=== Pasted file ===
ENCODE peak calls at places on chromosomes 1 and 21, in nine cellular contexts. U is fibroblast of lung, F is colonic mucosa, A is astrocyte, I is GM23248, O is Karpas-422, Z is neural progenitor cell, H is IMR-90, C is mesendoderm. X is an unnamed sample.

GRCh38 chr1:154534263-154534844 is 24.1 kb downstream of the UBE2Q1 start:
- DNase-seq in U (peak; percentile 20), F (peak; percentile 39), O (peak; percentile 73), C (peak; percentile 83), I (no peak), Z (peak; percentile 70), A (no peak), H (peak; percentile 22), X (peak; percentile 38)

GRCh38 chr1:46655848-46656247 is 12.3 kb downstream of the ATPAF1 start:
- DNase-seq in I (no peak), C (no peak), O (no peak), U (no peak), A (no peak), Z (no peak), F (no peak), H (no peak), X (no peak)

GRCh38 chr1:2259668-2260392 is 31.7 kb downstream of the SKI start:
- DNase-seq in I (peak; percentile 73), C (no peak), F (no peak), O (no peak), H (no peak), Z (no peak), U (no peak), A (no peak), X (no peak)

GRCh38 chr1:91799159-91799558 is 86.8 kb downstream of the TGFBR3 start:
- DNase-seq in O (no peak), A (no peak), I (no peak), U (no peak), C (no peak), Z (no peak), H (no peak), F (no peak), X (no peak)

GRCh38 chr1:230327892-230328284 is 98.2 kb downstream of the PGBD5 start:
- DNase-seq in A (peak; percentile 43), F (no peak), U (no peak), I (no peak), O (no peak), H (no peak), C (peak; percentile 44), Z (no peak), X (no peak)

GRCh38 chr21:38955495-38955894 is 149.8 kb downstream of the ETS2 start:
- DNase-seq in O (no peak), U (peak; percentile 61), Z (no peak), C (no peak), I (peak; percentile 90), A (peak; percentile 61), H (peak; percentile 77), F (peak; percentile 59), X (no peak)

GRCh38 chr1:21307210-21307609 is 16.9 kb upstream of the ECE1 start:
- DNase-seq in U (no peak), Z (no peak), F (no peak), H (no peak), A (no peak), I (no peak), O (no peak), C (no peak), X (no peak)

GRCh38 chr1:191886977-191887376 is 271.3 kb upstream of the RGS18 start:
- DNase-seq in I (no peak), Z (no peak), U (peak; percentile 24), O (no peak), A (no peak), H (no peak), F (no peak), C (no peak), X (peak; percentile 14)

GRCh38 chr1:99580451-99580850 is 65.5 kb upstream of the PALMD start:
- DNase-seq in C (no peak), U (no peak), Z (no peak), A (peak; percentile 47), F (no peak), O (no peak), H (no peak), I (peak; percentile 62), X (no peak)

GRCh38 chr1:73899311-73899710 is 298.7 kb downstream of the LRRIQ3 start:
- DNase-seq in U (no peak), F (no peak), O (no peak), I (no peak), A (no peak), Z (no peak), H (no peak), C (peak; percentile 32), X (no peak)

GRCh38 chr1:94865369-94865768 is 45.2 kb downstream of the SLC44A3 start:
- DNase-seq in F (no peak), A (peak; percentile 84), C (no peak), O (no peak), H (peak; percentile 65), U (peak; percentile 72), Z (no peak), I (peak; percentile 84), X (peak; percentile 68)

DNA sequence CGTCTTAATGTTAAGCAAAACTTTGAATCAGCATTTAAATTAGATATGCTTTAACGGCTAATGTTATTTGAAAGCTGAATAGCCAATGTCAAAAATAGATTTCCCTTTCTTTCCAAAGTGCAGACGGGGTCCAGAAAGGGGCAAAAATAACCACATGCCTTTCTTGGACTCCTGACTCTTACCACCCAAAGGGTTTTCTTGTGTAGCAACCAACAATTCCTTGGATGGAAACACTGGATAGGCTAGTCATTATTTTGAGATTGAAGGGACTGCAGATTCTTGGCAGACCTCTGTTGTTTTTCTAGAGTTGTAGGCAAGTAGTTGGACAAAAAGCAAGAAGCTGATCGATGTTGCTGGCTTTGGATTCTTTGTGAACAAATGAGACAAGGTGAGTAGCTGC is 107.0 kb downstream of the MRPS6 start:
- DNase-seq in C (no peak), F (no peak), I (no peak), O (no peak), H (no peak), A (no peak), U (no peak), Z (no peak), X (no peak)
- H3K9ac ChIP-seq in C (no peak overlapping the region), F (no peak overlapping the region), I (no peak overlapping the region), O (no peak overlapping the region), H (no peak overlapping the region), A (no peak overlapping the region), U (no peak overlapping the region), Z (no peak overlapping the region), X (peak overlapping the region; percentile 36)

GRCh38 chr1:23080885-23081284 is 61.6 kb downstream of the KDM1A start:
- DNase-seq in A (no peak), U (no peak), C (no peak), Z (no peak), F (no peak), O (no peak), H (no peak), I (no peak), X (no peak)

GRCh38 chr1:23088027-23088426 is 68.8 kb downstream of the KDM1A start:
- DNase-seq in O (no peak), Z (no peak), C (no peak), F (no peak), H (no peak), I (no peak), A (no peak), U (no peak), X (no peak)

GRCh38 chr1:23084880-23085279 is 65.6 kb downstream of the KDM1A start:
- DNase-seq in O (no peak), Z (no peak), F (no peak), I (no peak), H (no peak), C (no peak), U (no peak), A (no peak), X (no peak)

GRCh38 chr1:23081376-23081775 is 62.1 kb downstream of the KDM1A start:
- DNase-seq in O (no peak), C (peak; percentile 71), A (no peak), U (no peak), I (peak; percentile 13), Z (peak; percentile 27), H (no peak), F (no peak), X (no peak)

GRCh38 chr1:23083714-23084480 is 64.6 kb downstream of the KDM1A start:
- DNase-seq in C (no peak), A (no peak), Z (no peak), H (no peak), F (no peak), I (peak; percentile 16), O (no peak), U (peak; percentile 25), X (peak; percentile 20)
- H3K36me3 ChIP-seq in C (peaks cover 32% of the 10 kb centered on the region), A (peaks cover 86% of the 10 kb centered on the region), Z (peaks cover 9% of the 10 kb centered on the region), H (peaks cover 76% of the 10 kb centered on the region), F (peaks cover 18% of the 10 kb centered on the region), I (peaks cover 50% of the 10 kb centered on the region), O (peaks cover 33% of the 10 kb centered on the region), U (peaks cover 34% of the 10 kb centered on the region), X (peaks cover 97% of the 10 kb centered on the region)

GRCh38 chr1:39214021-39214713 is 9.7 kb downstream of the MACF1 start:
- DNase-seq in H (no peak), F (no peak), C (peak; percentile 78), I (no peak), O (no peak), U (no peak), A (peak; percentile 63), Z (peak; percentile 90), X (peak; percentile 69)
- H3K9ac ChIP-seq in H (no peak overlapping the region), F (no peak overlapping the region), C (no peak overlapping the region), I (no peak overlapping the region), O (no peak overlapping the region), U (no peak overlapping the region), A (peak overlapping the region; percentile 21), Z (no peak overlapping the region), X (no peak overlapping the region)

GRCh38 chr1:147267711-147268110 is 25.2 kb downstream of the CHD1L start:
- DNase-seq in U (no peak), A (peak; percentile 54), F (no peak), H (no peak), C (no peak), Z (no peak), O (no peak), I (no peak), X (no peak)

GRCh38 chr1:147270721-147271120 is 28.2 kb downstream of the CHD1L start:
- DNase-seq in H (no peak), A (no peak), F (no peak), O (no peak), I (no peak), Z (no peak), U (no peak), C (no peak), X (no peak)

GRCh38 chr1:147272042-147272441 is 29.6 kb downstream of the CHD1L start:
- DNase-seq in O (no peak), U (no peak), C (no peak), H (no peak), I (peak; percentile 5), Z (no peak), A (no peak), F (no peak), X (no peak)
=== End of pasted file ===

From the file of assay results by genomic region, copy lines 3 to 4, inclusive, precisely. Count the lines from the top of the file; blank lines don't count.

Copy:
- DNase-seq in U (peak; percentile 20), F (peak; percentile 39), O (peak; percentile 73), C (peak; percentile 83), I (no peak), Z (peak; percentile 70), A (no peak), H (peak; percentile 22), X (peak; percentile 38)

GRCh38 chr1:46655848-46656247 is 12.3 kb downstream of the ATPAF1 start: